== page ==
Endometriosis is a gynecologic disorder that is defined histologically by the presence of normal endometrial glands and stroma outside the endometrial cavity and uterine musculature [1].   The normal endometrium, it consists of the functionalis, the superficial endometrial layer, lost during menstruation and the basalis, the deep layer of more monomorphic glands that regenerates the functionalis after shedding. The stromal cells range from small and spindled, during the proliferative phase, to large, eosinophilic and polygonal during the secretory phase secondary to hormonal effect [1].

Endometriosis is primarily located in the pelvic cavity, often presenting clinically as a pelvic mass or pain.  However, it can also involve extra-pelvic sites, including the abdominal wall, umbilicus, urinary tract, inguinal region, and gastrointestinal tract. In the gastrointestinal tract, it can occur anywhere from mucosa to serosa, and it can be subject to biopsy during colonoscopy. [1].  The mean patient age at the time of presentation is  36 years (range 27–49 years), and the main  complaints are pelvic pain, dysmenorrhea and irregular bleeding [1]. Histologically, endometriosis consists of well-circumscribed foci of endometrial glands embedded in variable amounts of endometrial stroma [2]. Glands are lined by pseudostratified, columnar, proliferative-type endometrium. Nucleoli can rarely be prominent [2]. The stroma closely surrounds the glandular epithelium and is composed of densely packed small fusiform cells. Pax-8 and estrogen receptor (ER) immunohistochemical stains are positive in endometrial glandular epithelium, while CD10 and ER immunostains are positive in endometrial stromal cells [2].  Cytologically, the smears are variably cellular, ranging from low to abundant with prominent epithelial and stromal populations. The cytological diagnosis of endometriosis requires the identification of at least two of the following 3 three features: endometrial type glands, endometrial type stroma and evidence of chronic bleeding as hemosiderin-laden macrophages [2]. In our case, the glandular component consisted  of epithelial cells arranged in an orderly distribution as syncytial tissue fragments and large cohesive sheets, occasionally  associated with  round to oval and evenly spaced endometrial stroma nuclei with occasional nuclear crowding and a fine, evenly distributed chromatin pattern.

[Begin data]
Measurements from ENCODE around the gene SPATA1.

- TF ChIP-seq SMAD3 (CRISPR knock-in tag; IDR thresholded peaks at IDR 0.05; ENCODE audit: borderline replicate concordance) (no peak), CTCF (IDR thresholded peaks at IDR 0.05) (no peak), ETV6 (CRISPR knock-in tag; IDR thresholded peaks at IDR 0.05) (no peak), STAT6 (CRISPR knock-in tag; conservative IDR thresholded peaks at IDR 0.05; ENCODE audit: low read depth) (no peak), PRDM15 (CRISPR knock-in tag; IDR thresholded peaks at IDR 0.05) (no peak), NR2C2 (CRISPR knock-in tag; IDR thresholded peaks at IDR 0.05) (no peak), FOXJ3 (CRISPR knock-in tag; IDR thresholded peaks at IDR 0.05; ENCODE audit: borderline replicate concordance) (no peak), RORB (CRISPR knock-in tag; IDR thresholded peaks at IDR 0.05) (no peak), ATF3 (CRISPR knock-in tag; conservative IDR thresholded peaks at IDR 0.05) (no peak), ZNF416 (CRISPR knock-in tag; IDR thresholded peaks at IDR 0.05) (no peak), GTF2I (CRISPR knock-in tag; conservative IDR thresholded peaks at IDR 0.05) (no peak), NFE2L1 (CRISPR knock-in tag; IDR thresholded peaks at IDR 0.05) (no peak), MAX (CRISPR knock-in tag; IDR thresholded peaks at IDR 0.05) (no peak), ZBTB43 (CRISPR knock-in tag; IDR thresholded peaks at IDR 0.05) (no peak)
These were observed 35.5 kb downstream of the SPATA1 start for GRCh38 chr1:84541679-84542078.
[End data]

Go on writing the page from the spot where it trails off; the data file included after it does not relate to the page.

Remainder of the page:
In the appropriate clinical setting, the cytological diagnosis, is often straightforward, especially when the three expected features are present [2,3]. Findings of glandular atypia in cytology may falsely raise the concern for malignancy and represents a serious potential diagnostic pitfall [2]. On the other hand, the presence of isolated spindle to oval stromal cells on cytologic smears may also be a source of diagnostic error and lead to a diagnosis of a Gastrointestinal stromal tumor (GIST) [2,3]. Our case is especially worrisome for GIST because the endometrial implant was confined to the muscularis propria, without any involvement of any of the other layers of the colon wall [2,3]. However GISTs lacks glandular cells as well as significant hemorrhage and hemosiderin-laden macrophages typical of endometriosis [1-3]. Additionally, GISTs cells contain eosinophilic cytoplasm which often contains vacuoles, a feature not found in the stromal cells of endometriosis. Although rare, malignant transformation of endometriosis has been documented and associations between endometriosis and ovarian carcinomas have been established, especially for clear cell and endometriod carcinomas [2].  Worth mentioning it that clear cell and endometrioid carcinomas share overlapping molecular changes with endometriosis, including PI3KCA, ARID1A, and p53 mutations [1]. Despite this, endometriosis does not appear to be associated with tumor stage or predict prognosis in these ovarian cancers [1]. Finally, regarding risk factors, early age at menarche, shorter menstrual lengths, and taller height, are associated with a higher risk of endometriosis, while parity, higher body mass index (BMI) and smoking are associated with decreased risk [4].